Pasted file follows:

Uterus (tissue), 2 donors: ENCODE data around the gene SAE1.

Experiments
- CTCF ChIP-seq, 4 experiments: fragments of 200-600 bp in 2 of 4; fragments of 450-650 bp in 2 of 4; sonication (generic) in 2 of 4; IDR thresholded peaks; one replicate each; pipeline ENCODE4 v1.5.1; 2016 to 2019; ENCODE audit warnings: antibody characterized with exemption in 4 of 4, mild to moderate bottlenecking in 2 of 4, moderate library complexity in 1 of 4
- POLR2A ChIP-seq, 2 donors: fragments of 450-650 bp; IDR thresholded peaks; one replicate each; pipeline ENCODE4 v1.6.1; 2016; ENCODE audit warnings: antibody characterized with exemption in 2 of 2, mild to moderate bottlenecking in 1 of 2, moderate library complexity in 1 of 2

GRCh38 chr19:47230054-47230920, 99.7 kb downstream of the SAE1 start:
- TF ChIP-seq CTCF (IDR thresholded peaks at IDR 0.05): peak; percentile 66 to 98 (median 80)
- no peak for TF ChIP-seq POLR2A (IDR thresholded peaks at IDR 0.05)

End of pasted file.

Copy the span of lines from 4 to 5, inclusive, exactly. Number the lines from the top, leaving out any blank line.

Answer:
- POLR2A ChIP-seq, 2 donors: fragments of 450-650 bp; IDR thresholded peaks; one replicate each; pipeline ENCODE4 v1.6.1; 2016; ENCODE audit warnings: antibody characterized with exemption in 2 of 2, mild to moderate bottlenecking in 1 of 2, moderate library complexity in 1 of 2

GRCh38 chr19:47230054-47230920, 99.7 kb downstream of the SAE1 start: